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Old December 4 2011, 11:43 AM   #16
Warped9
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Re: Revisiting The Six-Million Dollar Man...

I think the original pilot is actually pretty good, but it does suffer just a bit because of age and contemporary expectations, and thats mostly in terms of action and certain limitations of the era in which it was made.
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Old December 4 2011, 06:26 PM   #17
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Re: Revisiting The Six-Million Dollar Man...

RJDiogenes wrote: View Post
After the pilot, Six-Million-Dollar Man started as one of those rotating movie features that were popular for a while in those days (e.g. Columbo and McCloud). I forget who he rotated with, though.
No, 6M$M was never part of a movie wheel. There were two additional made-for-TV movies, just standalones, done after the pilot, and then it became a weekly series. There were some other shows this was done with. The Incredible Hulk started out as two TV movies before it went to a weekly series, and Columbo started out as a TV-movie adaptation of the original play and then got a standalone TV movie as a "second pilot" (to see if the format could work more than once) before it became part of its mystery-movie wheel.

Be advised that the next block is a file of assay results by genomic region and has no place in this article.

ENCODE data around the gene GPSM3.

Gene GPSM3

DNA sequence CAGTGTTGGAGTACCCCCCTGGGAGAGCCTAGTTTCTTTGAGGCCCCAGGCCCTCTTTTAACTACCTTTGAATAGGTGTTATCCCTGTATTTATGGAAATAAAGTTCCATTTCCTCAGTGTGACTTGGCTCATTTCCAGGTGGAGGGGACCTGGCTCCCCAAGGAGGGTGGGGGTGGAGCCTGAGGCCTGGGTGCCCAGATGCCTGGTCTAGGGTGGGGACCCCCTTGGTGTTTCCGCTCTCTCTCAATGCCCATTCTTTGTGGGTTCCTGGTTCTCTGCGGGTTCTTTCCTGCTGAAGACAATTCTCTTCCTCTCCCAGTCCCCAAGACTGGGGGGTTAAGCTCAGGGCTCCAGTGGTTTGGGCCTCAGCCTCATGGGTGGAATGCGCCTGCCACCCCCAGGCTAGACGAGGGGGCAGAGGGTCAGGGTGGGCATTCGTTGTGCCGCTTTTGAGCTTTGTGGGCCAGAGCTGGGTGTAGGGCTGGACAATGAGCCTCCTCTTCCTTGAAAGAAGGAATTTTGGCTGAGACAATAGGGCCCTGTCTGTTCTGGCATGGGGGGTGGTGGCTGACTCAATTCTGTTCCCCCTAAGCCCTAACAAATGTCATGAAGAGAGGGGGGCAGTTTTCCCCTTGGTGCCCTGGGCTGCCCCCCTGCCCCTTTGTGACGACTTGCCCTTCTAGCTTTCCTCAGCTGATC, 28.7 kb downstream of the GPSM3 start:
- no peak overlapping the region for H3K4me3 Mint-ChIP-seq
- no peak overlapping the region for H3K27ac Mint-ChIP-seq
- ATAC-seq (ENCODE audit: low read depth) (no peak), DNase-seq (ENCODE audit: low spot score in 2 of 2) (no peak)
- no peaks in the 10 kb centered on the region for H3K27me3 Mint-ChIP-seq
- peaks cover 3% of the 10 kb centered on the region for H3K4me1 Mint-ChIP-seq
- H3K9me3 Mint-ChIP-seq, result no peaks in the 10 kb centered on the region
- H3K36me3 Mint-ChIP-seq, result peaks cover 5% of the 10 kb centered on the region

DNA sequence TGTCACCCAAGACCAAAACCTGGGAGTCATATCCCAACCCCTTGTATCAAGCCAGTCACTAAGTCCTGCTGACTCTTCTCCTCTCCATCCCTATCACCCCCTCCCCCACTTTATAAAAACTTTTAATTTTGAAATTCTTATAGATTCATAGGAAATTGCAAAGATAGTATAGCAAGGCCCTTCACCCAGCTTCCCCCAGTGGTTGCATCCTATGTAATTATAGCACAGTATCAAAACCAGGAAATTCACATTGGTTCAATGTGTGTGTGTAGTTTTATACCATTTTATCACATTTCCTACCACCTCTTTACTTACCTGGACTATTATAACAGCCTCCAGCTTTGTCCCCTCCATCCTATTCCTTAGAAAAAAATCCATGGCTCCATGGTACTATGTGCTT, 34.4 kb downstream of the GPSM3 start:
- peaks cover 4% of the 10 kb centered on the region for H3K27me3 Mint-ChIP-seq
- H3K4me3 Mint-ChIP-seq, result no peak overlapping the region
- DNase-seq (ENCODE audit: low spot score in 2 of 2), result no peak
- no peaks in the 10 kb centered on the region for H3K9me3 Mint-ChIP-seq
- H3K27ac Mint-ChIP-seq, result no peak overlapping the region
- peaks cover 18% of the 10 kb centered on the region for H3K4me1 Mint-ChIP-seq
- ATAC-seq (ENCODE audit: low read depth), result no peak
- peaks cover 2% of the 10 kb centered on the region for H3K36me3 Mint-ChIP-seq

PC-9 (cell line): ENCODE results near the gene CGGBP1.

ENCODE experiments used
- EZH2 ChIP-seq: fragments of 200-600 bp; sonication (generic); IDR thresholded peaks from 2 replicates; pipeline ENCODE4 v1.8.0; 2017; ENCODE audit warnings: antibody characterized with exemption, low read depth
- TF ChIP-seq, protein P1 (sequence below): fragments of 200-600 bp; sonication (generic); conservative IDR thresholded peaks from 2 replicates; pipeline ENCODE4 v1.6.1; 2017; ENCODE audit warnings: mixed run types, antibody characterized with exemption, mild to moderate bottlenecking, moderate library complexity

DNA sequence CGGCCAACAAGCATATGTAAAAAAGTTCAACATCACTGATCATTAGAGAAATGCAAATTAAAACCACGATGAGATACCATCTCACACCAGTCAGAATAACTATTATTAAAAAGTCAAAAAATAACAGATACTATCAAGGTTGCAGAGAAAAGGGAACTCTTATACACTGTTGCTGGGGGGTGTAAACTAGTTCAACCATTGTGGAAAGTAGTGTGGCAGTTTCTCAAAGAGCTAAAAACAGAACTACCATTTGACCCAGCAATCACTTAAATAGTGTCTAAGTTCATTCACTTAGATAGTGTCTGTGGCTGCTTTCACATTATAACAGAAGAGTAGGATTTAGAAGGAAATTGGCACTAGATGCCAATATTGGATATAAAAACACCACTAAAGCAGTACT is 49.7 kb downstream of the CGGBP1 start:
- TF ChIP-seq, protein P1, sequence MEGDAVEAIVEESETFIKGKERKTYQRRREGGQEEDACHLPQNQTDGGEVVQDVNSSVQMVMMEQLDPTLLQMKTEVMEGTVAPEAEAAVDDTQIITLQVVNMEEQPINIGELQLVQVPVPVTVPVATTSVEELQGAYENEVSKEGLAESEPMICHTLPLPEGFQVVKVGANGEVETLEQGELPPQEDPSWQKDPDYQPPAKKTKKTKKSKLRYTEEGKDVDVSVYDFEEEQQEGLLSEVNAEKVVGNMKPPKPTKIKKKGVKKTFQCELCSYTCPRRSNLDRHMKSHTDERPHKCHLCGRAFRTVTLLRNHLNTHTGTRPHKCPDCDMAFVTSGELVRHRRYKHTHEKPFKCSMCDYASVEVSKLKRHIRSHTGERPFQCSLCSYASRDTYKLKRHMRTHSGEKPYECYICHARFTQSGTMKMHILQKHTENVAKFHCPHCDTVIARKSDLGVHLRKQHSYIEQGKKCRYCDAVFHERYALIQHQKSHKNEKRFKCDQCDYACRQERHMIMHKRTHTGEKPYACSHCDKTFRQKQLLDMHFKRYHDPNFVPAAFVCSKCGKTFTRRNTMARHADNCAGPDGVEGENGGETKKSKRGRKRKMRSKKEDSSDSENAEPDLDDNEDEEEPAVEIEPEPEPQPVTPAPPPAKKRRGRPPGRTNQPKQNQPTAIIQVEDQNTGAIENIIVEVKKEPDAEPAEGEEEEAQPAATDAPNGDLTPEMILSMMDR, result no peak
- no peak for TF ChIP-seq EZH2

I think we've forgotten how common it was back then to have standalone original movies on network TV, since they're so rare these days except on cable. The "wheel" series were one way of doing them, but there were lots of original movies that were just aired by themselves, not part of any wheel.
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Old December 4 2011, 09:54 PM   #18